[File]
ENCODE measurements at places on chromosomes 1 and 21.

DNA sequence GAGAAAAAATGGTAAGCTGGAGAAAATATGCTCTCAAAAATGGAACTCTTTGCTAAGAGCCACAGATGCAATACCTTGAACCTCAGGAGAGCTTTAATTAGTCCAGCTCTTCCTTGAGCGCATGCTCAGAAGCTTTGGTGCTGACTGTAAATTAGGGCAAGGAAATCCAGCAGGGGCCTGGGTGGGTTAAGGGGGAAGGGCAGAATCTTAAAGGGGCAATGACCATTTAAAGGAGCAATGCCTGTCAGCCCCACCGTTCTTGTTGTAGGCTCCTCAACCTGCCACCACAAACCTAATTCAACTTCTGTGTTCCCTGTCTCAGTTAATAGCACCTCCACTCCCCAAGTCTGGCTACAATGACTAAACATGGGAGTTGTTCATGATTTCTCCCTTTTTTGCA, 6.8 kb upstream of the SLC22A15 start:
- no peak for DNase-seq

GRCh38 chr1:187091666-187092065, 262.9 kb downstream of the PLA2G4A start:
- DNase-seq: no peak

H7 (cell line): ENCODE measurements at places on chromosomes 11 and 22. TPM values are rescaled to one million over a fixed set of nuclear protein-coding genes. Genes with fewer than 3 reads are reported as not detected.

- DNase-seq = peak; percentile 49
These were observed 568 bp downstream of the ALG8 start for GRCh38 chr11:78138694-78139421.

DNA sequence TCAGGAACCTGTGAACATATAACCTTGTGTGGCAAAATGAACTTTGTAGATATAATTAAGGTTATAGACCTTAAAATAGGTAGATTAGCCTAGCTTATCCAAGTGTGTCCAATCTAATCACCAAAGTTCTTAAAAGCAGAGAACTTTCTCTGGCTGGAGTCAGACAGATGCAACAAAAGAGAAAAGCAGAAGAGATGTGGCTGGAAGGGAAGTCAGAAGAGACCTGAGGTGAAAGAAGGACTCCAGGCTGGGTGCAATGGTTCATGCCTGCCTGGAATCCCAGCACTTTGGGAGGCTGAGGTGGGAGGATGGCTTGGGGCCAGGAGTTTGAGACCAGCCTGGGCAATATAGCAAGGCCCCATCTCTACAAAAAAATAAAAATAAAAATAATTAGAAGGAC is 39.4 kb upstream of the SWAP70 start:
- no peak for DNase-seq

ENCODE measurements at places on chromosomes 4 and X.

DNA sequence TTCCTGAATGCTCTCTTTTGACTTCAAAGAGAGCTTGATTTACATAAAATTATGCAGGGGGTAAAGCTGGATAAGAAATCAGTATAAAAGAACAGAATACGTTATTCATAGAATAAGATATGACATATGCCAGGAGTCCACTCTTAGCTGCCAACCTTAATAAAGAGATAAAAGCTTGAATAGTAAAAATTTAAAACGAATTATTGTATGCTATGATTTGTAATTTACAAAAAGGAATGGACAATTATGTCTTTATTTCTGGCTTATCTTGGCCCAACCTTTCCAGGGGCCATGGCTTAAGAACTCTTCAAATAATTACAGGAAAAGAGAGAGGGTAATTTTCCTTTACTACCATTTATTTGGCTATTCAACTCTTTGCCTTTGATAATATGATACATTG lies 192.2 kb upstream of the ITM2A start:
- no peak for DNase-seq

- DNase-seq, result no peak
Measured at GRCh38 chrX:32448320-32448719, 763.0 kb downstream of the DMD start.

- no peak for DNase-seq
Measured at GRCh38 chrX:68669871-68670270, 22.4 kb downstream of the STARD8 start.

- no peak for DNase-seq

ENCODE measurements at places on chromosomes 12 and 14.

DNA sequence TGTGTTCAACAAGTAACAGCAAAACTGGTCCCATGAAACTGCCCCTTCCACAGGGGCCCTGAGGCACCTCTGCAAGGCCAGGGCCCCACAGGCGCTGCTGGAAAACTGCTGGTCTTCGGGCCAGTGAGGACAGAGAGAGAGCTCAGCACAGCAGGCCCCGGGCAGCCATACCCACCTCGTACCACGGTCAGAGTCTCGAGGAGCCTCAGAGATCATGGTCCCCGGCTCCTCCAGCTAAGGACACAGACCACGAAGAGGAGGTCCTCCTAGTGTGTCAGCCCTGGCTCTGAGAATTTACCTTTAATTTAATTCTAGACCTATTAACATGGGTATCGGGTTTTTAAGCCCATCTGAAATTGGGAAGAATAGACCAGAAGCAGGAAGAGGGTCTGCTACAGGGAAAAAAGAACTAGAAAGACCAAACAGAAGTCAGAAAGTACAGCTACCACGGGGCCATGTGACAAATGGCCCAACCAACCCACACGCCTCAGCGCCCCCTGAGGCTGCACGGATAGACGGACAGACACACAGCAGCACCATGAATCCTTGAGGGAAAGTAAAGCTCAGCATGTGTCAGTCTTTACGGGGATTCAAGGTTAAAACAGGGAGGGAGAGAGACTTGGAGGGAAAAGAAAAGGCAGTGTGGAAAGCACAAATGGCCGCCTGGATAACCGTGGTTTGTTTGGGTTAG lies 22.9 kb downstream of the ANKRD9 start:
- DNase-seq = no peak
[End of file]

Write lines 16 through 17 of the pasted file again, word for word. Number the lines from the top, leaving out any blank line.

- no peak for DNase-seq
Measured at GRCh38 chrX:68669871-68670270, 22.4 kb downstream of the STARD8 start.